After SS has been performed, it is essential to identify patients who are at high risk for a second recurrence and who are possibly candidates for adjuvant therapy. Resection margin status and extracapsular spread (ECS) are significantly related to survival following SS after CRT [3,8,43]. Many studies have identified positive margins as a risk factor of poor oncologic outcome [9,23,24,25,26,32,40]. The presence of positive margins after SS, has been reported in 18.3–22% of patients [3,9] and it is a strong independent factor for recurrence in many studies [9,14,32]. Nichols et al. reported a five-year OS of 43.4% when complete resection of the tumor was achieved. The ability to obtain negative margins was independently associated with improved survival (p = 0.001) [27].
However, other were not able to find a significant correlation between margins and survival [14,17], highlighting the difficulty in accurately assessing margins in previously irradiated tissues. This has been demonstrated by Jones in a study including 352 SCCHN patients treated by SS after RT. The five-year failure rate at the primary site was 47% for those with negative margins and 66% for those with positive margins (p = 0.0286). The five-year DSS of patients with positive margin was 31% vs. 43% for those patients with negative margins (p = 0.022) [45]. Of note, patients with negative but close margins were also reported to be at higher risk for developing a second recurrence [9].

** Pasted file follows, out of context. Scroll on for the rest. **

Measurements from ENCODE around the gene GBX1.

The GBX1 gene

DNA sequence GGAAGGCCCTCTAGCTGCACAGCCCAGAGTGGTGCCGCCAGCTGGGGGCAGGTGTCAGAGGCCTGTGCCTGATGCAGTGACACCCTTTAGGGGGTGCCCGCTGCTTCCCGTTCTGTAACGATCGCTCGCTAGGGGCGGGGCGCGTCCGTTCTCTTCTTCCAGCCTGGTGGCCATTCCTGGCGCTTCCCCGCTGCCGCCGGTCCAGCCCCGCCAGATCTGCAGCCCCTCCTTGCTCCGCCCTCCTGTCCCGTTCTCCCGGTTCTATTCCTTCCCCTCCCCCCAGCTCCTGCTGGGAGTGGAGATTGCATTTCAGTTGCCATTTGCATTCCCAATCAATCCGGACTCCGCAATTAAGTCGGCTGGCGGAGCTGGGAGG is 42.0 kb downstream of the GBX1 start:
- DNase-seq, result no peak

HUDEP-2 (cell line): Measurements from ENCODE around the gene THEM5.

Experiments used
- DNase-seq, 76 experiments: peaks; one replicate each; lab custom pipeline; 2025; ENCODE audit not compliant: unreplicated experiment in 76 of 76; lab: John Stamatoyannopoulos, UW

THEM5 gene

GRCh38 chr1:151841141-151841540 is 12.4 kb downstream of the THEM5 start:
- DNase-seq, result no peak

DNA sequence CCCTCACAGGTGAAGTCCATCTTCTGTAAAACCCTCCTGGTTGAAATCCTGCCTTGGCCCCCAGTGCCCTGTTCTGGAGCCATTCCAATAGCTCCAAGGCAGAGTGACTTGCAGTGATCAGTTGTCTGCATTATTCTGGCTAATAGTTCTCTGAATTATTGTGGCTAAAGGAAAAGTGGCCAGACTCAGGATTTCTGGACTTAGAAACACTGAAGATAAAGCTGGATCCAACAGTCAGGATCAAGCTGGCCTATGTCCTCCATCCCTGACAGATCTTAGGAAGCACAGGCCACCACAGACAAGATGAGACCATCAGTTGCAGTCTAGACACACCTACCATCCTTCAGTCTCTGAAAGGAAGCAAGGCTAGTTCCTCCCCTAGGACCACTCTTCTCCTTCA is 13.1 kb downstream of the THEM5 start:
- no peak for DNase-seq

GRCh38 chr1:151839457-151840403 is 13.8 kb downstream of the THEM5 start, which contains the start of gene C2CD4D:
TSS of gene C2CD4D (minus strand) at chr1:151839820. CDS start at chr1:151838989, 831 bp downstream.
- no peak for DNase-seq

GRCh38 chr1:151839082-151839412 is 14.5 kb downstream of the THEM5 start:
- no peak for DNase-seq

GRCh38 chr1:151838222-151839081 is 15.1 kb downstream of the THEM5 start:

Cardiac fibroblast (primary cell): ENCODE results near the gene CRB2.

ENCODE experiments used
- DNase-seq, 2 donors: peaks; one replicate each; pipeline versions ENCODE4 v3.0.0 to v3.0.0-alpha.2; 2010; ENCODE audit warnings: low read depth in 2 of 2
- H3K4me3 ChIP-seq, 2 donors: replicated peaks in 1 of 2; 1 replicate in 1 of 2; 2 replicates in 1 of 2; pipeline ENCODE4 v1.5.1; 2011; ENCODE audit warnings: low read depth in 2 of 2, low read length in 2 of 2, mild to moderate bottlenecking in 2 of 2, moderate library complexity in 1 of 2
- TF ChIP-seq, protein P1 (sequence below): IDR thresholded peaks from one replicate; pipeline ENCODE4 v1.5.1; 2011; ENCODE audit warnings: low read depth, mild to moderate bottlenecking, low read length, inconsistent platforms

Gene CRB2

8.2. Impact of Complications in Outcomes